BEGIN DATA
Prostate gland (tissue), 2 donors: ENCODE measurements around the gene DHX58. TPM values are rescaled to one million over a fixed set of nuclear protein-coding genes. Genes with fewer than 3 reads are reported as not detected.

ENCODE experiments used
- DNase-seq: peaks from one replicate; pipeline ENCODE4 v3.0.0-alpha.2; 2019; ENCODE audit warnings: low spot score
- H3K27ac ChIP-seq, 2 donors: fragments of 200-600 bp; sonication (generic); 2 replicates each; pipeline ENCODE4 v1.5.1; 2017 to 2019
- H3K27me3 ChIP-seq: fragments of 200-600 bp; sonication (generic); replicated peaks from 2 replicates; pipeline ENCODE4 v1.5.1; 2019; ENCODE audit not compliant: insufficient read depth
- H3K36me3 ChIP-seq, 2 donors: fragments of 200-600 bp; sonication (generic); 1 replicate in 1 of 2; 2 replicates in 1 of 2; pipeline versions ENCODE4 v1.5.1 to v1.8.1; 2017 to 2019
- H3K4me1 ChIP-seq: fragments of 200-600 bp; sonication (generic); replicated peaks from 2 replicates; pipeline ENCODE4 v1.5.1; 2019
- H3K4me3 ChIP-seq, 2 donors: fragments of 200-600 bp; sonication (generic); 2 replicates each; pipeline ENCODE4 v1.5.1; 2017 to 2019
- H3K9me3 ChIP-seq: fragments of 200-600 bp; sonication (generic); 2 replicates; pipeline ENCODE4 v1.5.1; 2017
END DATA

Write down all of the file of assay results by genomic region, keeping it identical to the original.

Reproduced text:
Prostate gland (tissue), 2 donors: ENCODE measurements around the gene DHX58. TPM values are rescaled to one million over a fixed set of nuclear protein-coding genes. Genes with fewer than 3 reads are reported as not detected.

ENCODE experiments used
- DNase-seq: peaks from one replicate; pipeline ENCODE4 v3.0.0-alpha.2; 2019; ENCODE audit warnings: low spot score
- H3K27ac ChIP-seq, 2 donors: fragments of 200-600 bp; sonication (generic); 2 replicates each; pipeline ENCODE4 v1.5.1; 2017 to 2019
- H3K27me3 ChIP-seq: fragments of 200-600 bp; sonication (generic); replicated peaks from 2 replicates; pipeline ENCODE4 v1.5.1; 2019; ENCODE audit not compliant: insufficient read depth
- H3K36me3 ChIP-seq, 2 donors: fragments of 200-600 bp; sonication (generic); 1 replicate in 1 of 2; 2 replicates in 1 of 2; pipeline versions ENCODE4 v1.5.1 to v1.8.1; 2017 to 2019
- H3K4me1 ChIP-seq: fragments of 200-600 bp; sonication (generic); replicated peaks from 2 replicates; pipeline ENCODE4 v1.5.1; 2019
- H3K4me3 ChIP-seq, 2 donors: fragments of 200-600 bp; sonication (generic); 2 replicates each; pipeline ENCODE4 v1.5.1; 2017 to 2019
- H3K9me3 ChIP-seq: fragments of 200-600 bp; sonication (generic); 2 replicates; pipeline ENCODE4 v1.5.1; 2017